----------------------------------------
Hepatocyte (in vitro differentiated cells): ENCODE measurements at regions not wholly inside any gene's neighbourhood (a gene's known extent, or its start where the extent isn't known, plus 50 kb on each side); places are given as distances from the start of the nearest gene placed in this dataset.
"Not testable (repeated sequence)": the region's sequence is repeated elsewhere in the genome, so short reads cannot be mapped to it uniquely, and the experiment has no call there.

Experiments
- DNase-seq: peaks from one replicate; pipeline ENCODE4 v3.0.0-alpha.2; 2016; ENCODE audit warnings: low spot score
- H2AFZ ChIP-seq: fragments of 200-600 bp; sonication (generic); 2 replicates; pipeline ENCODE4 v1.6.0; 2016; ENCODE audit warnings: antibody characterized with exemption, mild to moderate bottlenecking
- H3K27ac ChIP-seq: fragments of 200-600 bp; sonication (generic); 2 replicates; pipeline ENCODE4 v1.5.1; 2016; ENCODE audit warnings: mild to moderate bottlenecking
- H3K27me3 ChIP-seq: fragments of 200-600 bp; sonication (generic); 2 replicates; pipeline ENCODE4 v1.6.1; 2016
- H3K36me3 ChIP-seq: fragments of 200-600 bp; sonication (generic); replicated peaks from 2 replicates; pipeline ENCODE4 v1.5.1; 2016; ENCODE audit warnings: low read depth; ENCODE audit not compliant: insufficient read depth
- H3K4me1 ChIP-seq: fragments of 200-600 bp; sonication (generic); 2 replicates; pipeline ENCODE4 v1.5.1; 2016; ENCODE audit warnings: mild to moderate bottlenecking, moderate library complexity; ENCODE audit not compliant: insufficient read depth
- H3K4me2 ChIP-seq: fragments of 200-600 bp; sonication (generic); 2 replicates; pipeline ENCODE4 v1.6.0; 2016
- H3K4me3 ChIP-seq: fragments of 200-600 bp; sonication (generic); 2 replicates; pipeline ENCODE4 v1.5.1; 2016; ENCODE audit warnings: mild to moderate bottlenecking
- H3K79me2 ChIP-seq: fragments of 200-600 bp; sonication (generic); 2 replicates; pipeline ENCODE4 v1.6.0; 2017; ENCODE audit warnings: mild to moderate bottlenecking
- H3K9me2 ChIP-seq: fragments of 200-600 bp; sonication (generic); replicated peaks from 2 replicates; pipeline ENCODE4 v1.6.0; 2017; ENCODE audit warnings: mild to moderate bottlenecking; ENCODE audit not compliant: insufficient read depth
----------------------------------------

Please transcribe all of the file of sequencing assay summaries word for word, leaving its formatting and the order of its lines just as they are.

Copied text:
Hepatocyte (in vitro differentiated cells): ENCODE measurements at regions not wholly inside any gene's neighbourhood (a gene's known extent, or its start where the extent isn't known, plus 50 kb on each side); places are given as distances from the start of the nearest gene placed in this dataset.
"Not testable (repeated sequence)": the region's sequence is repeated elsewhere in the genome, so short reads cannot be mapped to it uniquely, and the experiment has no call there.

Experiments
- DNase-seq: peaks from one replicate; pipeline ENCODE4 v3.0.0-alpha.2; 2016; ENCODE audit warnings: low spot score
- H2AFZ ChIP-seq: fragments of 200-600 bp; sonication (generic); 2 replicates; pipeline ENCODE4 v1.6.0; 2016; ENCODE audit warnings: antibody characterized with exemption, mild to moderate bottlenecking
- H3K27ac ChIP-seq: fragments of 200-600 bp; sonication (generic); 2 replicates; pipeline ENCODE4 v1.5.1; 2016; ENCODE audit warnings: mild to moderate bottlenecking
- H3K27me3 ChIP-seq: fragments of 200-600 bp; sonication (generic); 2 replicates; pipeline ENCODE4 v1.6.1; 2016
- H3K36me3 ChIP-seq: fragments of 200-600 bp; sonication (generic); replicated peaks from 2 replicates; pipeline ENCODE4 v1.5.1; 2016; ENCODE audit warnings: low read depth; ENCODE audit not compliant: insufficient read depth
- H3K4me1 ChIP-seq: fragments of 200-600 bp; sonication (generic); 2 replicates; pipeline ENCODE4 v1.5.1; 2016; ENCODE audit warnings: mild to moderate bottlenecking, moderate library complexity; ENCODE audit not compliant: insufficient read depth
- H3K4me2 ChIP-seq: fragments of 200-600 bp; sonication (generic); 2 replicates; pipeline ENCODE4 v1.6.0; 2016
- H3K4me3 ChIP-seq: fragments of 200-600 bp; sonication (generic); 2 replicates; pipeline ENCODE4 v1.5.1; 2016; ENCODE audit warnings: mild to moderate bottlenecking
- H3K79me2 ChIP-seq: fragments of 200-600 bp; sonication (generic); 2 replicates; pipeline ENCODE4 v1.6.0; 2017; ENCODE audit warnings: mild to moderate bottlenecking
- H3K9me2 ChIP-seq: fragments of 200-600 bp; sonication (generic); replicated peaks from 2 replicates; pipeline ENCODE4 v1.6.0; 2017; ENCODE audit warnings: mild to moderate bottlenecking; ENCODE audit not compliant: insufficient read depth